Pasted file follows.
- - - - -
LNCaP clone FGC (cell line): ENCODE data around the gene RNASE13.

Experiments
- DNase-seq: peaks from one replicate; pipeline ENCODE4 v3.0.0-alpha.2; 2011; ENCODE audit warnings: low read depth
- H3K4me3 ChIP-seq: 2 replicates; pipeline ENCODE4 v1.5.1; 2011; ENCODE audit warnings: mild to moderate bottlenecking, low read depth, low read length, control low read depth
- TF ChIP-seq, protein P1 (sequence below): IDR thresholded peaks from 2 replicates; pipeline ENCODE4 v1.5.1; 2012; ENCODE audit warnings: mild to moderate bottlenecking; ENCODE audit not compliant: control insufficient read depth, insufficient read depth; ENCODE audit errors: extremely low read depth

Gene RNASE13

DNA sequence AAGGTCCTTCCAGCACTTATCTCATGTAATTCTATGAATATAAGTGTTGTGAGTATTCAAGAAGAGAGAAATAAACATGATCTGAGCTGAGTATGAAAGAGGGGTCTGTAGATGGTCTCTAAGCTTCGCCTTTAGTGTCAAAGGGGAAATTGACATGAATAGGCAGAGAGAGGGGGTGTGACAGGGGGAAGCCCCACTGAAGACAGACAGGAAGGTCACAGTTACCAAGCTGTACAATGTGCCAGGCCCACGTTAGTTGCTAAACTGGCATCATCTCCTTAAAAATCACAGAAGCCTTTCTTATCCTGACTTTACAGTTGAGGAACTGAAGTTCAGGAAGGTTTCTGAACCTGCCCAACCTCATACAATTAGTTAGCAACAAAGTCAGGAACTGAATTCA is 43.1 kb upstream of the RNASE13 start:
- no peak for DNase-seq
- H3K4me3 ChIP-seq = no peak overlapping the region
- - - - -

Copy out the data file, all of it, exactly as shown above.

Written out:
LNCaP clone FGC (cell line): ENCODE data around the gene RNASE13.

Experiments
- DNase-seq: peaks from one replicate; pipeline ENCODE4 v3.0.0-alpha.2; 2011; ENCODE audit warnings: low read depth
- H3K4me3 ChIP-seq: 2 replicates; pipeline ENCODE4 v1.5.1; 2011; ENCODE audit warnings: mild to moderate bottlenecking, low read depth, low read length, control low read depth
- TF ChIP-seq, protein P1 (sequence below): IDR thresholded peaks from 2 replicates; pipeline ENCODE4 v1.5.1; 2012; ENCODE audit warnings: mild to moderate bottlenecking; ENCODE audit not compliant: control insufficient read depth, insufficient read depth; ENCODE audit errors: extremely low read depth

Gene RNASE13

DNA sequence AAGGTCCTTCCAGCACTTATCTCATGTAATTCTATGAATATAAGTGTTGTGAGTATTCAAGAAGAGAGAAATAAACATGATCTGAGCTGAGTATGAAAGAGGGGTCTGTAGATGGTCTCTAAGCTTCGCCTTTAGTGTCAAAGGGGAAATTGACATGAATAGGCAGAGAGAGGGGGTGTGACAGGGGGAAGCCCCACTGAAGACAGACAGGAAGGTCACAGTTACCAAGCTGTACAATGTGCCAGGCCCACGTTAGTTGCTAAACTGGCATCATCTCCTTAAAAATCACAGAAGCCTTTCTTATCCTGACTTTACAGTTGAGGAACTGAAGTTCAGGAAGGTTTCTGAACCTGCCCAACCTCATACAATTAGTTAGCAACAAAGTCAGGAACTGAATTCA is 43.1 kb upstream of the RNASE13 start:
- no peak for DNase-seq
- H3K4me3 ChIP-seq = no peak overlapping the region